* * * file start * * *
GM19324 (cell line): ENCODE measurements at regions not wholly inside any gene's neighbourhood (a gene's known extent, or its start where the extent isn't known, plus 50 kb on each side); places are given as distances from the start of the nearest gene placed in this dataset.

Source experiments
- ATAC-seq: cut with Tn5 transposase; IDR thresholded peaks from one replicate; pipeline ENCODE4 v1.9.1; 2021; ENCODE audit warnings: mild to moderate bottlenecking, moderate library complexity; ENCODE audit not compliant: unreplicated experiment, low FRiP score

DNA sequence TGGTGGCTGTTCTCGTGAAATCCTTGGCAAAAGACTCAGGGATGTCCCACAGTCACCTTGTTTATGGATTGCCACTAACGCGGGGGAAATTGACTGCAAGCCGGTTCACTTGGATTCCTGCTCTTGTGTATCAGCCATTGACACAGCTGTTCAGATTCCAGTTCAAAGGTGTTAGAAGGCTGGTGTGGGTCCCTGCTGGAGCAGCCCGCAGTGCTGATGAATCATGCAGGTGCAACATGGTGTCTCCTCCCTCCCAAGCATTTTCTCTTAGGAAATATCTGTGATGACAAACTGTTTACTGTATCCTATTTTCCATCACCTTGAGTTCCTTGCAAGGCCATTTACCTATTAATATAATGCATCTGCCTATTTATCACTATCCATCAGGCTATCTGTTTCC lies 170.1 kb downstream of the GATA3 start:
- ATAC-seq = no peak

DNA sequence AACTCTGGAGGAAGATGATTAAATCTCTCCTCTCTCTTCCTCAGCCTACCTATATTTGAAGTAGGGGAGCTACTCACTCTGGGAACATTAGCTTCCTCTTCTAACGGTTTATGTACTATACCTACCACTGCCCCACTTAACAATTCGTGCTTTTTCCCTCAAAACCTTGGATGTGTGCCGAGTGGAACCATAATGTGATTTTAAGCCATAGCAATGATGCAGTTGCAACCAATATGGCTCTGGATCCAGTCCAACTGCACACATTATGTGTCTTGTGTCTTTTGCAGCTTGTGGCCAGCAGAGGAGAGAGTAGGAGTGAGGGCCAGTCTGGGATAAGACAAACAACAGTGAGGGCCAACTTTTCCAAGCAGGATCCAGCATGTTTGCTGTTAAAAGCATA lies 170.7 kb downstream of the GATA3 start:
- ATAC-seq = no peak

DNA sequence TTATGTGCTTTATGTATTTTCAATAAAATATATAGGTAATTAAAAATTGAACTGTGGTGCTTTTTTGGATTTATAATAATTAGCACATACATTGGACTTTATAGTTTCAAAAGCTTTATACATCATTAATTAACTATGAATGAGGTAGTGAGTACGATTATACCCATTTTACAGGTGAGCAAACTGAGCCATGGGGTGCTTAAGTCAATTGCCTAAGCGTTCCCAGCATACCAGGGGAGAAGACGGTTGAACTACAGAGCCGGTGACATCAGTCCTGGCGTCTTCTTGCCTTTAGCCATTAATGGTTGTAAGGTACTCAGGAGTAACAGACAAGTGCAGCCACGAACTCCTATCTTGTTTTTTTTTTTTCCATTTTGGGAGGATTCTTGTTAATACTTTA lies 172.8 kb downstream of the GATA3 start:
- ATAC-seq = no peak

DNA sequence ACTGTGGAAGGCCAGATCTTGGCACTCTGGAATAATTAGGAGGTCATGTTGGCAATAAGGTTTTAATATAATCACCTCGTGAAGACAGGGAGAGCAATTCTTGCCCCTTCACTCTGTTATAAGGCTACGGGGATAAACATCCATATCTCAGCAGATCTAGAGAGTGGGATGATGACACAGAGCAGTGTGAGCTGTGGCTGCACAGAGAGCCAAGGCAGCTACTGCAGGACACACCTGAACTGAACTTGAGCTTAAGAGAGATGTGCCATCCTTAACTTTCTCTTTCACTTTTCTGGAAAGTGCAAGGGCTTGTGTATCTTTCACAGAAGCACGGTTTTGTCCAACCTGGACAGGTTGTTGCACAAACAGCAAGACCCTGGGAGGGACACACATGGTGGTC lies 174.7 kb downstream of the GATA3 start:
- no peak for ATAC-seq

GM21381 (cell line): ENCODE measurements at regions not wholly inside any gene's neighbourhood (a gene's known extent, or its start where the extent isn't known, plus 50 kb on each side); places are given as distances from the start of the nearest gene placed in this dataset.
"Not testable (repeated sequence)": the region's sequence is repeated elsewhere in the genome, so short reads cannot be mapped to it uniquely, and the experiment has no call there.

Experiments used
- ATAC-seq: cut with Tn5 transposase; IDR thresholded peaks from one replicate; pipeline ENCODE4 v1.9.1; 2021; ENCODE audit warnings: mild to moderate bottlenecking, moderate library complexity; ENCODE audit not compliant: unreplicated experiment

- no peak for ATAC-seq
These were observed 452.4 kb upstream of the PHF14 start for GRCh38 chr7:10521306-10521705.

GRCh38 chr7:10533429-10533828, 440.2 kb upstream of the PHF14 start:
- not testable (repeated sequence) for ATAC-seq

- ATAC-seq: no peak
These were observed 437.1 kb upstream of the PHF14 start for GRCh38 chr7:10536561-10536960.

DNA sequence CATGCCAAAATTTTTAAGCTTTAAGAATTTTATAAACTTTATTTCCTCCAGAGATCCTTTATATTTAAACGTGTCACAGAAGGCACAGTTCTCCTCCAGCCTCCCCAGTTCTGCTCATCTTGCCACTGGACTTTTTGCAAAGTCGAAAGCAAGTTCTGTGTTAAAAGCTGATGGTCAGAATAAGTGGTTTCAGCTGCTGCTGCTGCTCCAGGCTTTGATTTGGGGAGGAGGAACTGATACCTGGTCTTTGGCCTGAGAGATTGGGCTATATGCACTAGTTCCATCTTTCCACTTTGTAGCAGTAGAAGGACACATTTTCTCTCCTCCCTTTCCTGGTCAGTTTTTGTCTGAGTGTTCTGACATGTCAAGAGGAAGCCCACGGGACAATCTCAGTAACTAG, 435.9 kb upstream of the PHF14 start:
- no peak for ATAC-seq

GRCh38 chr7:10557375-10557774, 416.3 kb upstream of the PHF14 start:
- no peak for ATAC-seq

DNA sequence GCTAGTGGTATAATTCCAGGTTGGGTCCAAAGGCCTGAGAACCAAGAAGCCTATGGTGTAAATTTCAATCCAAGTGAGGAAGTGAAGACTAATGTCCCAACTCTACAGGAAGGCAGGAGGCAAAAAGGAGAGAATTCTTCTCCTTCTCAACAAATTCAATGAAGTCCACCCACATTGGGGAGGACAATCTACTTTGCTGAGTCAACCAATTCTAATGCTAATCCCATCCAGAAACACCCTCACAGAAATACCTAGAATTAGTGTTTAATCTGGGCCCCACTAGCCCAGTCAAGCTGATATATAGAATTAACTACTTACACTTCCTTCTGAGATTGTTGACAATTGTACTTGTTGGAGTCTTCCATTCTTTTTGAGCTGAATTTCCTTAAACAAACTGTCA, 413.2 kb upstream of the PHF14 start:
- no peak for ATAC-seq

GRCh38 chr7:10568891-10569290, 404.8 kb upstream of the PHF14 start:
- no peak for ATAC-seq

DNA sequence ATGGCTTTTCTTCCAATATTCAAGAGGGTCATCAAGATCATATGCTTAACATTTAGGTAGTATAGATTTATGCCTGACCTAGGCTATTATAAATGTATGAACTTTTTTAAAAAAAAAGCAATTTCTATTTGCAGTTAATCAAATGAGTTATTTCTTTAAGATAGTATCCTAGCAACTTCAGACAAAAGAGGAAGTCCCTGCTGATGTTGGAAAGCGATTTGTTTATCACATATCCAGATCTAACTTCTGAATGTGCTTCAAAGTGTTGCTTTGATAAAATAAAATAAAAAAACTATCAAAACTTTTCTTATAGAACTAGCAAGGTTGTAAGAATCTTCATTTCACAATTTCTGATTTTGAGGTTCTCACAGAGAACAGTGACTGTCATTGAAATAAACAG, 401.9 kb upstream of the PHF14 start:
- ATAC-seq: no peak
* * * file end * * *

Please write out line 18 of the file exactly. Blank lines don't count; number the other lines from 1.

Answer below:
GRCh38 chr7:10533429-10533828, 440.2 kb upstream of the PHF14 start: